26 Oct Women and Capital: Two words that don’t always marry
What’s the market for women entrepreneurs?
The market is good for their ideas. Census data show that the number of women-owned businesses and the revenue from them has increased faster than the number of all businesses combined.
Women-owned businesses are less likely to fail, too, experts say.
Finding money to back a woman-owned business, however—now, that’s a different story.
The problem is not limited to Wisconsin, but is national, and it spans two kinds of investments: “seed” and venture capital (VC).
Seed, or “angel” money is an amount of money, sometimes several hundred thousand dollars, needed to get a business off the ground. “Angels” frequently don’t publicize their investments.
Venture capital provides more money to take a promising business further down the road. There are a handful of established VC companies in Wisconsin.
As it turns out, both angel and VC money are in short supply when it comes to women-owned businesses.
“Not only is there not a lot of money out there for women, but not a lot of early stage money,” said Lauren Flanagan, founder and CEO of SCIO Corp., a Michigan financial consulting firm.
A national report gives data that paints the issue in stark numbers. The 2004 report, from the Ewing Marion Kauffman Foundation, states:
• The venture capital industry is “overwhelmingly male,” and there are slightly fewer senior ranking women wielding influence in 2000 (9 percent) than there were in 1995 (10 percent).
• The turnover rate is high. Two-thirds of the female VCs listed in 1995 had left by 2000, compared with one-third of the men.
• Investors often make decisions based on who they know, and most of those people have been men.
The result is that less than five percent of venture capital investments have historically gone to women, according to the report.
The consequences for women entrepreneurs can be steep: either they turn to more expensive funding sources, or slow down their plans.
Linda L. Darragh, director of entrepreneurship programs in the graduate school of business at the University of Chicago, once tracked two businesses making the same products. The owners were graduates of the same business school, but one was female and the other was male. The businesses wound up showing very different growth trajectories, she said.
“The guys starting the business were very tied into some very wealthy men who put up initial capital for the business,” she said. The woman-owned business was just “limping along.”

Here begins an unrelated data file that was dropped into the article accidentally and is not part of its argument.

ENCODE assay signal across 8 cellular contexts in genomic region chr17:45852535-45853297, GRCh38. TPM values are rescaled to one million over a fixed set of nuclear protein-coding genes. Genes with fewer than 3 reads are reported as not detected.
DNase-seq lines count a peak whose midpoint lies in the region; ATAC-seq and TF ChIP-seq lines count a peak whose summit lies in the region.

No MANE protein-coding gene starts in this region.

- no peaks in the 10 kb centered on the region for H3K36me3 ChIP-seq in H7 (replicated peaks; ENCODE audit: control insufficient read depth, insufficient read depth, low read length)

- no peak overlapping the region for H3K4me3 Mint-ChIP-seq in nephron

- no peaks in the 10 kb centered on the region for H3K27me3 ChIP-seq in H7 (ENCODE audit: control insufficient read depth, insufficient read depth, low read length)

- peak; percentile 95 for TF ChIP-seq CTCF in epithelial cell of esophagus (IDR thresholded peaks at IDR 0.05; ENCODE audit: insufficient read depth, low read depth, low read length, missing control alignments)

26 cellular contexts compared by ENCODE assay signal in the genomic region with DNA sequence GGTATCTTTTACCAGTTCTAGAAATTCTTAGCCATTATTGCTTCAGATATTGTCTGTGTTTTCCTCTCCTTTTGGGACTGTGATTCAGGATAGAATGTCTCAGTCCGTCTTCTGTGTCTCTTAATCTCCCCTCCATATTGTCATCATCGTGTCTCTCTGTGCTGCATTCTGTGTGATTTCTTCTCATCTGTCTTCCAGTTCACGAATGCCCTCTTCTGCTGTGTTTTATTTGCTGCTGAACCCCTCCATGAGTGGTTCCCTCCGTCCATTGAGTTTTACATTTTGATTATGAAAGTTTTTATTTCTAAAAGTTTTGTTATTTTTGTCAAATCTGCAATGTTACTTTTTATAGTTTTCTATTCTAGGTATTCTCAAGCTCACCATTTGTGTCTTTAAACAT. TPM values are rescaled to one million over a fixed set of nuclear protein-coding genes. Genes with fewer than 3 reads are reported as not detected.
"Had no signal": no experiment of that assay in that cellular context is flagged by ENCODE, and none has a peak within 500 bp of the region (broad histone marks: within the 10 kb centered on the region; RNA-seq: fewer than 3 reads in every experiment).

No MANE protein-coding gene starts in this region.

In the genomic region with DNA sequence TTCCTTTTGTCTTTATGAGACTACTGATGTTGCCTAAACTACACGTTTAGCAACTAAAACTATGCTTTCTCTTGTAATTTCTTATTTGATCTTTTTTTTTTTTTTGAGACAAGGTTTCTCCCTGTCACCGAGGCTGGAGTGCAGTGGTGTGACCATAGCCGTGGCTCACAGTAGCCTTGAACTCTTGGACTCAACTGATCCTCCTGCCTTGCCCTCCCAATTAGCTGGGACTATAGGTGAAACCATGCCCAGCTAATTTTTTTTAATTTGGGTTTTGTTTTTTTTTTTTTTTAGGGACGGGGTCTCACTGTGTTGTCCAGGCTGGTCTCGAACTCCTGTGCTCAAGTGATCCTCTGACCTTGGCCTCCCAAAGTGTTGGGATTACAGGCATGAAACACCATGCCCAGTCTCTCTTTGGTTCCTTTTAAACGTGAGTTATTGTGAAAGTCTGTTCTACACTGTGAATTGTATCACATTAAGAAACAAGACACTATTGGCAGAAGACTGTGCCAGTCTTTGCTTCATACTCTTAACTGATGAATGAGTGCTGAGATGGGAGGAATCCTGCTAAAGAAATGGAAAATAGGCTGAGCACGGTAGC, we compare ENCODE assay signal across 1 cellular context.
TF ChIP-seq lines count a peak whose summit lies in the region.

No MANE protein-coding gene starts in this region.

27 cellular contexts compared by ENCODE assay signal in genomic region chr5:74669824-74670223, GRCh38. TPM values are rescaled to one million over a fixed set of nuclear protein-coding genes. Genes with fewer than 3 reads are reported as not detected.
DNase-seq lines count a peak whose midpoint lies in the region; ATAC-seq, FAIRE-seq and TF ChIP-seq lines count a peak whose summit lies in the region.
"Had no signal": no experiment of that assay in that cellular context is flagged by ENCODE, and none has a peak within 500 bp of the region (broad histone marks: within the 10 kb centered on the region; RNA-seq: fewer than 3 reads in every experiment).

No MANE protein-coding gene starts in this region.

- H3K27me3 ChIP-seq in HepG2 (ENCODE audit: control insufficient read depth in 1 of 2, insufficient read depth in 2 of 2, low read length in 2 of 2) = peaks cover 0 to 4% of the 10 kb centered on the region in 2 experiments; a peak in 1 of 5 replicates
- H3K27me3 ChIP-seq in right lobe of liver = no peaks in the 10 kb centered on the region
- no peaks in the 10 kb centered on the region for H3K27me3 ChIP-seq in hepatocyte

“The ability of men to attract capital over women is so different. It really is an issue,” she added.
Flanagan agreed. Women have “an extra hoop to jump through. It’s `deal-flow,’ it’s who you know. Women have a harder time getting introductions.”
At the national level, five-year-old Springboard Enterprises, a nonprofit organization helping women access private equity markets, has had considerable success. Springboard, which claims to have 4,000 investors and $3 billion in capital, has held 14 forums across the country at which 320 women entrepreneurs have presented their pitches. Four Springboard companies have gone public, according to the organization’s website.
At the state level, several recent government initiatives and two private ones may serve to turn the situation for Wisconsin women entrepreneurs around.
Governor Jim Doyle’s “Grow Wisconsin” plan included several initiatives aimed at increasing access to capital. One, the recently formed public-private Wisconsin Angel Network, now counts eight separate angel groups, up from six a year ago, said Lorrie Keating Heinemann, secretary of the Wisconsin Dept. of Financial Institutions. Six more are now forming. Those eight represent over 200 angel investors.
Two new funds for women are in the works as well.
One, Women Angels of Milwaukee, headed by Milwaukee attorney Barbara Boxer, plans to invest only in women-owned businesses in Wisconsin and perhaps beyond. It is an “informal investment group of 19 women,” Boxer said. Investors must be “qualified,” meaning that they have an annual income of $200,000 or net assets of at least $1 million, which can be held jointly with a spouse, she added.
Women Angels is currently considering several investments, which will range from $250,000 to $2.5 million, Boxer said.
As an attorney, Boxer certifies minority- and women-owned businesses for the state of Wisconsin. “So I know there is a real need for women-owned businesses out there and a need for infusion of capital,” Boxer said.
Lauren Flanagan is also forming a private women’s angel investment group, Phenomenelle Angels Fund I, to invest in women or minority owned or managed businesses in the Midwest.
Membership will be limited primarily to women who are accredited investors as well as select entities, foundations and institutional investors.
“What we’re trying to offer to women-led companies is, if you had a choice, wouldn’t you rather have successful women as investors?” Flanagan said.
The money is there, according to Darragh. In the past, women have tended to give their wealth to charity instead of thinking of it as investments, she said. “There are a huge number of women with money,” she said.
Mina Johnson-Glenberg, Ph.D, founder and CSO of NeuronFarm LLC, a Madison firm making educational software to help children learn to read, understands firsthand the difficulties of finding capital. In 2002, NeuronFarm received $1.5 million in federal Small Business Innovation Research money, but nothing since, she said.
At Springboard’s most recent forum, held in Chicago, she made it as far as the third round of discussions, but lost on the fourth because she hadn’t yet sold any software. Since then, she’s made sales to two schools, so she hopes for better luck next time.